Esit-Eket (Akwa Ibom) – More than 500 women from Edo community in Esit Eket Local Government of Akwa Ibom on Wednesday blocked the access road to the gas plant under construction by Septa Energy.
The women, who carried placards and symbolic cassava leaves, were protesting over alleged non-implementation of development projects promised their community.
The protesters besieged Seta Energy’s central processing facility in Edo, while armed security men drafted to secure the facility appealed to them to disperse but the appeal fell on deaf ears as they insisted on speaking with officials of the firm.
They later moved to the village square, disrupting vehicular movement and holding up workers en route to the project site.
The protest started at 3 a.m. and lasted till 7 a.m. when the construction company’s community liaison officer addressed the crowd at the village square.
Mrs Nkoyo Uyongnkpo, a women leader in the area, told NAN that the women, who donated their land in anticipation of development projects and job opportunities, were disappointed that the firm had not met its obligations to the host community.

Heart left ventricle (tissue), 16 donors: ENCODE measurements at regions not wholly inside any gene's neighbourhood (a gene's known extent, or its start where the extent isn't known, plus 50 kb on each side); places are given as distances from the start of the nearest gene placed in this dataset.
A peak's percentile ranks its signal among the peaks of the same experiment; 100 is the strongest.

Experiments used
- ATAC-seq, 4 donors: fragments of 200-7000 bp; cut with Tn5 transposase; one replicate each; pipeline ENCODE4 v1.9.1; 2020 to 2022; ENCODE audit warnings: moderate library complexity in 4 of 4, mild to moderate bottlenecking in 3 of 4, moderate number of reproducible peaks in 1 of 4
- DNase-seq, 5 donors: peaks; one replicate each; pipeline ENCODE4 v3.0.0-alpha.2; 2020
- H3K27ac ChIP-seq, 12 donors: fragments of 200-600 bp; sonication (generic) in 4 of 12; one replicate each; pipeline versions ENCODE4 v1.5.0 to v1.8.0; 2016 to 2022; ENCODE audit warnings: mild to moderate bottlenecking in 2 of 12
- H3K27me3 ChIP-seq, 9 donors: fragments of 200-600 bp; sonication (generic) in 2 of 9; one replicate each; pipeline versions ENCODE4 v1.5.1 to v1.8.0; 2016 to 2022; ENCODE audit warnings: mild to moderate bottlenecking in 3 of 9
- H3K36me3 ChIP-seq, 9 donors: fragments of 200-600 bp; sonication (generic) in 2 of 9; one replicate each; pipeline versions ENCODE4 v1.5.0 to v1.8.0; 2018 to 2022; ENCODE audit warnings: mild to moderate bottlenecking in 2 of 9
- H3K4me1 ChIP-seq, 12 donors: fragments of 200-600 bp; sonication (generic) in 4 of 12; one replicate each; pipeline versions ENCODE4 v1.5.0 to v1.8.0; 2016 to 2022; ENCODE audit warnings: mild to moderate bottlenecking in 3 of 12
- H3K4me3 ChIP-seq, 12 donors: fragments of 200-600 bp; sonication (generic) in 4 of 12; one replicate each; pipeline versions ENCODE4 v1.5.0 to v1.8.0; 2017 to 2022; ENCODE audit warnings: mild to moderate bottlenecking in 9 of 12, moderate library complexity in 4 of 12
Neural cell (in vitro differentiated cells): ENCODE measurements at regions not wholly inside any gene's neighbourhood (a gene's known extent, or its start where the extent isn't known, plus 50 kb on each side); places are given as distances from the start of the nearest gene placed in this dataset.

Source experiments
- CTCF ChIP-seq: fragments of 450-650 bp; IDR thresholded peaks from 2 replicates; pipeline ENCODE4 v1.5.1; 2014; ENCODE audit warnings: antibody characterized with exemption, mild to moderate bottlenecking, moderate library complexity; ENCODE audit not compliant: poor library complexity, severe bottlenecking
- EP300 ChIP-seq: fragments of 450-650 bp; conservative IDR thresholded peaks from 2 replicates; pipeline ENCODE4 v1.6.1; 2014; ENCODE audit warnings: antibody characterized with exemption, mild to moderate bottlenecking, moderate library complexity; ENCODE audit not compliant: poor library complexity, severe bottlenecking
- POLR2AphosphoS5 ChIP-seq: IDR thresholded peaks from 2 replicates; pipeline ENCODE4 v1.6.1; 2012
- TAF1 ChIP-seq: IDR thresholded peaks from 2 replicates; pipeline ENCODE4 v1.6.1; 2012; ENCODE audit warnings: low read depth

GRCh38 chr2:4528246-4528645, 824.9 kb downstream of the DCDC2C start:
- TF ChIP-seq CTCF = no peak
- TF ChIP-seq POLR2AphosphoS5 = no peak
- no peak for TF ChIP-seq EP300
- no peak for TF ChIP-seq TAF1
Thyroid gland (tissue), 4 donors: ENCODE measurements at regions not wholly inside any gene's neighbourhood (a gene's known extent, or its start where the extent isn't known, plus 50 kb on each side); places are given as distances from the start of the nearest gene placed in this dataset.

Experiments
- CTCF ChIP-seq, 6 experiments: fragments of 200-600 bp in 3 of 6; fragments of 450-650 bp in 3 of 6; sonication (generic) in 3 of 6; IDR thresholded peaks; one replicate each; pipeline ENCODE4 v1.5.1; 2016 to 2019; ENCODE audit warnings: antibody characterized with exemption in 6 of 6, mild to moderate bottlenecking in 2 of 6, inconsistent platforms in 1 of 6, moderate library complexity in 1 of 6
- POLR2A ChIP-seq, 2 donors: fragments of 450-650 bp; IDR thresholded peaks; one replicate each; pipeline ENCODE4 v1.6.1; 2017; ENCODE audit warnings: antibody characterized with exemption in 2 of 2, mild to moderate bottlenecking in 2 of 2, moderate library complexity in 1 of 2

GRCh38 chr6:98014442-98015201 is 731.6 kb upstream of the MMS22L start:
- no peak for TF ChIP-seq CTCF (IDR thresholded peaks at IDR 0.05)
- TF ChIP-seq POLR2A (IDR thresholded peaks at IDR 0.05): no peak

“We opened our doors when the company came calling and we surrendered our farmlands to provide space for the proposed gas plant but about five companies providing services to Septa have not fulfilled their obligations to the women.
“None of the companies cared to meet the women of this community and that prompted us to do a peaceful demonstration because we felt short-changed as the economic empowerment packages they promised are not forthcoming,” Uyongnkpo said.
Deaconess Grace Akpata, the Secretary of the Edo Women Council, also said that the community lacked potable water while its roads were begging for attention.
“We felt sad that none of the contractors hired by Septa has thought it wise to come and see the women who sacrificed their farmlands and means of livelihood for the project.
“We are speaking with our action that we cannot take things lying low as stakeholders in the project.
“We are simply asking for our rights as spelt out in the MoU between the operators of the Uquo marginal oil fields and the community.”